People say Nintendo never does anything original outside of Mario and Zelda -- but as we all know, that's absolutely not true. Not only has the company taken chances on wacky IPs all throughout its storied history, but the advent of digital downloads has further satiated its desire to try out new characters and games.
Take the 3DS for example, which rolled out new properties like Dillon's Rolling Western, Sakura Samurai, and my personal favorite of the bunch -- Pushmo. It's hard to believe that in just three short years there have been three Pushmo games, but all of them are good, even the newest iteration that's hitting the Wii U for the first time.
Pushmo World (Wii U)
Developer: Intelligent Systems
Released: June 19, 2014
Just like the prior two games there isn't an elaborate setup here, and developer Intelligent Systems (known for Advance Wars, Paper Mario, and Fire Emblem) is really taking Nintendo's lead and going the Mario route. Once again you'll join the sumo-like Mallo on a quest to save children, who are stuck in "Pushmos" -- giant block-like puzzles that have to be pulled and pushed to scale.
At first these blocks look 2D in nature and often display a cute pixelated image, but you'll have to pull out sections little by little (denoted by different colors) to eventually scale your way up the monolith and save the child in each level. At first, things are extremely easy -- you'll pull out ledges that let you jump short gaps and make your way to the goal. But after some practice things get sticky real quick.
With a new platform comes a new way to play, most notably by way of the television screen or your Wii U GamePad via remote play. It's great that Pushmo World offers both, as I'd often find myself turning off the TV in favor of playing it just like I did on the 3DS previously. That's not to say that the newly minted graphics slouch though -- they look vibrant and extremely smooth on the big screen.
I actually found myself preferring the GamePad as well, since everything feels a lot more natural with more screen real estate to work with. The left analog stick moves Mallo, and the right stick controls the camera, which works slightly better than the previous setup. You can lock the camera if you want, and the full-screen giant zoom looks fantastic. Only a few times I found myself hitting a hidden ledge since the 3D effect obviously isn't present, but the rewind button helps the frustration factor there.
To help cut down on the madness and keep you playing, Intelligent Systems has brought back the time rewind feature as well as the "skip level" feature from the other games. So if one particular level is giving you guff, you can just move on (albeit without credit) and keep having fun. Likewise, some block puzzles can take upwards of five minutes to solve, and to prevent one wrong jump from ruining the entire elaborate setup, you can just press a button to rewind yourself to the moment before the drop.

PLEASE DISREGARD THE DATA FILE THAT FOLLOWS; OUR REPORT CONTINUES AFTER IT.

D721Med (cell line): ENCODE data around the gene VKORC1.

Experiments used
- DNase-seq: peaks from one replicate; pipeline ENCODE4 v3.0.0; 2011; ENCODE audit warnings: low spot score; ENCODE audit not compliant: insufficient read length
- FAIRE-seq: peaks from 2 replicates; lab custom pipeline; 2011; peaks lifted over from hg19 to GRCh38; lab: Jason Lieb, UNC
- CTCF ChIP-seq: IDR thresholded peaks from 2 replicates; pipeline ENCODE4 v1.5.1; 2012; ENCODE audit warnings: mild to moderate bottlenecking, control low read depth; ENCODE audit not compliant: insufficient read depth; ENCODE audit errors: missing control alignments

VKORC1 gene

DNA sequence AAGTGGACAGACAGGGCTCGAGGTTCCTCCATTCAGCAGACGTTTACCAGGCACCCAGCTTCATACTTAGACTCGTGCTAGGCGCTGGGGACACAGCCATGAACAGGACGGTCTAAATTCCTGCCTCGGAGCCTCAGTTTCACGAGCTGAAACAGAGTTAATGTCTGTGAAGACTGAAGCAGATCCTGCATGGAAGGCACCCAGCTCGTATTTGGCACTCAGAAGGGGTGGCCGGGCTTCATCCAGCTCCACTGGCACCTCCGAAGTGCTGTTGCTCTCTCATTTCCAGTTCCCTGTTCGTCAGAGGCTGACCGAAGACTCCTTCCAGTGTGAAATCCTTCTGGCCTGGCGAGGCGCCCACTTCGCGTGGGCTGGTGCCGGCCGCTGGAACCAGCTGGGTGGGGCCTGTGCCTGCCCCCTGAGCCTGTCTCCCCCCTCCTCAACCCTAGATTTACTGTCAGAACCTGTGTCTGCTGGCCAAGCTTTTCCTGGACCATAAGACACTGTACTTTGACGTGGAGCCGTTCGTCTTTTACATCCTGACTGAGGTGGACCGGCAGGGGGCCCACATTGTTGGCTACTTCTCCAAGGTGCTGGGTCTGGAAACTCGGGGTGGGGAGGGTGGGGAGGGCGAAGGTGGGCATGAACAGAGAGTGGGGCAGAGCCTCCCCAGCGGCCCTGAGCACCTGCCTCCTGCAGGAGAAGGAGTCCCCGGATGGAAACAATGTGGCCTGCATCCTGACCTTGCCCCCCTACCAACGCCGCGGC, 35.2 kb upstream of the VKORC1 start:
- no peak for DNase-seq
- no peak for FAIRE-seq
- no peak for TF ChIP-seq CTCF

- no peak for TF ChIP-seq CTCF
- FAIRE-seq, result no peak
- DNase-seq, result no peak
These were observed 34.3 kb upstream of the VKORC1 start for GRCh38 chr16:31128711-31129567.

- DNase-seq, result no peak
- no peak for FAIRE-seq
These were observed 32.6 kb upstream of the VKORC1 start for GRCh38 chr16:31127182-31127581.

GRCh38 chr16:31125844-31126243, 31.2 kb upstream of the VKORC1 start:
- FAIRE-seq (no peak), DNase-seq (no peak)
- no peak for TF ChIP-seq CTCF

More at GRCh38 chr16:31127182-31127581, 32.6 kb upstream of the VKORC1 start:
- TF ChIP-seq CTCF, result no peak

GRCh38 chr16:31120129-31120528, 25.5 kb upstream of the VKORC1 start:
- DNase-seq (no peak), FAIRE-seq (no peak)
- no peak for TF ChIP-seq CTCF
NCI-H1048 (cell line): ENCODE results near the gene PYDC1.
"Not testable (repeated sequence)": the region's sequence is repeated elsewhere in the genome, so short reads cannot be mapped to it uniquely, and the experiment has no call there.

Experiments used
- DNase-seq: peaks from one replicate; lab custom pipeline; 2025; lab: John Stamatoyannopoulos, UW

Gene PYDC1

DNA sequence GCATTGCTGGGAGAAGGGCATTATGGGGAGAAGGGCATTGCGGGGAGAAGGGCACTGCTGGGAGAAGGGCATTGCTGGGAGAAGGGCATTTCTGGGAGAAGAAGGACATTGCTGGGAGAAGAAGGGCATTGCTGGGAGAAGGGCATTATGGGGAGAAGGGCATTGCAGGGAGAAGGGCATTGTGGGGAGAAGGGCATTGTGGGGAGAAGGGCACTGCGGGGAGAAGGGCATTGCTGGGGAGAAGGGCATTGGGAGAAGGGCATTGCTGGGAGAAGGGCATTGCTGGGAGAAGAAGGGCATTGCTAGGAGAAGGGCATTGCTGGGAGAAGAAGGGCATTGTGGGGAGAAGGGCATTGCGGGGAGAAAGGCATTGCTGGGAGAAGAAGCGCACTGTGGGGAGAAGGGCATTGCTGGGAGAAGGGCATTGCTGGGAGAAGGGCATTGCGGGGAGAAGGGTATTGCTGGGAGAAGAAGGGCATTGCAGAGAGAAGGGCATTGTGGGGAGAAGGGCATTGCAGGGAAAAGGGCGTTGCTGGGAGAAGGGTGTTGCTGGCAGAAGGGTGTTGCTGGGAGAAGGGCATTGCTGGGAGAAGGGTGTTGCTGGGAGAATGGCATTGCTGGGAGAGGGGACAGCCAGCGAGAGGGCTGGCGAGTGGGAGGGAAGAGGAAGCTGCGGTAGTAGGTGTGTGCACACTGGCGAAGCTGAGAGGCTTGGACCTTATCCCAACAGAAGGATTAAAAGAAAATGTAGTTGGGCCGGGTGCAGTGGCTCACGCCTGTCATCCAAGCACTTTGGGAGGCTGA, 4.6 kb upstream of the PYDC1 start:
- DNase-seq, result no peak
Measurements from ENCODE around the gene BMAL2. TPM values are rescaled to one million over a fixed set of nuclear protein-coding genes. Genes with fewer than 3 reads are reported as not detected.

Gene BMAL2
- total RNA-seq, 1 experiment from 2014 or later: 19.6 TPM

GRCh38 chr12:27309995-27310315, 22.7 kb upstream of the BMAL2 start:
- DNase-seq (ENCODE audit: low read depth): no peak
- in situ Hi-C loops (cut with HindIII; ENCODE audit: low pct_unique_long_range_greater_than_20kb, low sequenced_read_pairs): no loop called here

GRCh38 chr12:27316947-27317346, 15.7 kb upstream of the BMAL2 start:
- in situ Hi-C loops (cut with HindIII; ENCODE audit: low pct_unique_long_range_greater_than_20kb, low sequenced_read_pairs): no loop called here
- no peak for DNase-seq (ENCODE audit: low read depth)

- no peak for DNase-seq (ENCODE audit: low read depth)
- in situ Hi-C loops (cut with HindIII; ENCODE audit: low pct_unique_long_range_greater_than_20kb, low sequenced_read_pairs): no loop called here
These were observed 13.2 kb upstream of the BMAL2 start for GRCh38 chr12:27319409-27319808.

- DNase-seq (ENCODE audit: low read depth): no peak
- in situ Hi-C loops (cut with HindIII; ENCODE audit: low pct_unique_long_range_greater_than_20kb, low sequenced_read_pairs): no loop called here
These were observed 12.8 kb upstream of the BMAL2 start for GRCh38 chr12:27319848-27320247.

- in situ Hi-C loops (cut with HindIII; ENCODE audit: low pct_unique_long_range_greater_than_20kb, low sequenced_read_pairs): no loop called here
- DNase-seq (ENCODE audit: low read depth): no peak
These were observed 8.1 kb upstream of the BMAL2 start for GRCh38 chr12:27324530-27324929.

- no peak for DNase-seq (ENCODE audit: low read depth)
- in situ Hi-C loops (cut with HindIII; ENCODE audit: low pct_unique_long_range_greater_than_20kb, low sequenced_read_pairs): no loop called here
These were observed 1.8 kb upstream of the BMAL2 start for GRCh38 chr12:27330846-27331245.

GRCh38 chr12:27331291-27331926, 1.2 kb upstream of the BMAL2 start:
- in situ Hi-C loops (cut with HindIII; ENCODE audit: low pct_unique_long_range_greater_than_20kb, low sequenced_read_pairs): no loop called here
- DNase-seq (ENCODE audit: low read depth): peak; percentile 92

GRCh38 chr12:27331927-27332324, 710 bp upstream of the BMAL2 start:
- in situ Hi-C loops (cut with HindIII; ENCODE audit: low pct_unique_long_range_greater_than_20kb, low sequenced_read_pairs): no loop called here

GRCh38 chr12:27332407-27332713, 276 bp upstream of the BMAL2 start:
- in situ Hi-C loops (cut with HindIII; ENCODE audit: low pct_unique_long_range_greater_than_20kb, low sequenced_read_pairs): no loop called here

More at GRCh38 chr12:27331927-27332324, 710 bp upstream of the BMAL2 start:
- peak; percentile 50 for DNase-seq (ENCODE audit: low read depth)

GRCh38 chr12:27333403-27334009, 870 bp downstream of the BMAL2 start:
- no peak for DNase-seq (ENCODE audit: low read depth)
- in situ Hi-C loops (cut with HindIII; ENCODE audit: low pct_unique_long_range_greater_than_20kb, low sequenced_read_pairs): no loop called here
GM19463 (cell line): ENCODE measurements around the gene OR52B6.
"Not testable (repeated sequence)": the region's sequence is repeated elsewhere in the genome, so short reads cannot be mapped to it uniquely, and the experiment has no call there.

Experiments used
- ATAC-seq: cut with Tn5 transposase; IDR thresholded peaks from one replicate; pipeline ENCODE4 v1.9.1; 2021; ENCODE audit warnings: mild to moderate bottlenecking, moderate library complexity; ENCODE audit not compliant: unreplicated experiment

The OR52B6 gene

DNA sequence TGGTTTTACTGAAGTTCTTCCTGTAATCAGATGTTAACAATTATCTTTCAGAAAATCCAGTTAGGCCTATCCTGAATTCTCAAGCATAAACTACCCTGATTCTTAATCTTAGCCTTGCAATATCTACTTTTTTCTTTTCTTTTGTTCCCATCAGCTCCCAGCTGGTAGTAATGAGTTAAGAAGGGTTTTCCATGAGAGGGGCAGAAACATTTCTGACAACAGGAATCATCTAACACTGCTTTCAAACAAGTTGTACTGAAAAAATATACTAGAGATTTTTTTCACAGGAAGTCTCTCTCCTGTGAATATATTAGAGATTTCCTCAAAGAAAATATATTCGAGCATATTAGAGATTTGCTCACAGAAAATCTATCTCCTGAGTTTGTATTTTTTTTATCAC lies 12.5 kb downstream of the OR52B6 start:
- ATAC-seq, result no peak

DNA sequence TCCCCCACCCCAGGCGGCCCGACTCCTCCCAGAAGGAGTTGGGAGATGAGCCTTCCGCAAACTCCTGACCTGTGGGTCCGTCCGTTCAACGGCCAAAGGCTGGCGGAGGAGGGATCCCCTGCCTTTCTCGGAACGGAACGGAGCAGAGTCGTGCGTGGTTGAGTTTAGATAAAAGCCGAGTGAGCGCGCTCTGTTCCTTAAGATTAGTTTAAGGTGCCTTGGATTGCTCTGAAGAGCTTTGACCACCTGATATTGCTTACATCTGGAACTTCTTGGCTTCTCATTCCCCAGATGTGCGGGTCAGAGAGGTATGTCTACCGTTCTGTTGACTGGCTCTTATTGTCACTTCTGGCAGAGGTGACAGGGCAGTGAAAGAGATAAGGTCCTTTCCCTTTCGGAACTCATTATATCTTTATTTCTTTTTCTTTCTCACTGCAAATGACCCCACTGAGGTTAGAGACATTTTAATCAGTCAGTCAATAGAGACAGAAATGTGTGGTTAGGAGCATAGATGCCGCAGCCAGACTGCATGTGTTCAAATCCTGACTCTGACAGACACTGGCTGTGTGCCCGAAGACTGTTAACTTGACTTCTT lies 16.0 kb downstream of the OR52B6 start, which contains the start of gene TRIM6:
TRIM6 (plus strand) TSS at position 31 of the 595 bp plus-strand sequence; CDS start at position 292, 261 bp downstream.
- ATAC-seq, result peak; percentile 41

Pushmo World has a tiny world map to roam around in, which makes the universe feel alive rather than a tunnel-like set of puzzles accessed through a menu. There's over 30 training levels to mess around in (making this the most accessible game in the franchise), as well as tiny extras like stamps to browse and even a level creator.
The best part about the editor is that you can interchangeably scan QR codes between the 3DS games and the Wii U version to access new levels, which is a pretty amazing feature. There's also a "Pushmo World Fair" where you can access online creations, including levels modeled after famous Nintendo characters. The included 250 puzzles should be more than enough though.
Having said all that, there really isn't a whole lot of new stuff here outside of a few slightly new mechanics later on in the game, such as tricky blocks that don't follow the normal rules of pushing and pulling, or timed blocks that move themselves. Like Crashmo before it this isn't an overhaul of the existing formula or even an evolution -- just more of it. Though I enjoyed myself I was expecting a bit more from World, possibly by way of power-ups or special moves that allow Mallo to do anything other than jump around.
As much as I love the originals on the 3DS, this is pretty much the definitive version of Pushmo, especially when you consider the fact that the Wii U GamePad makes it semi-portable. So long as you haven't tired from the core formula yet you won't be disappointed, and genre-fans who haven't played the series in general should pick it up.
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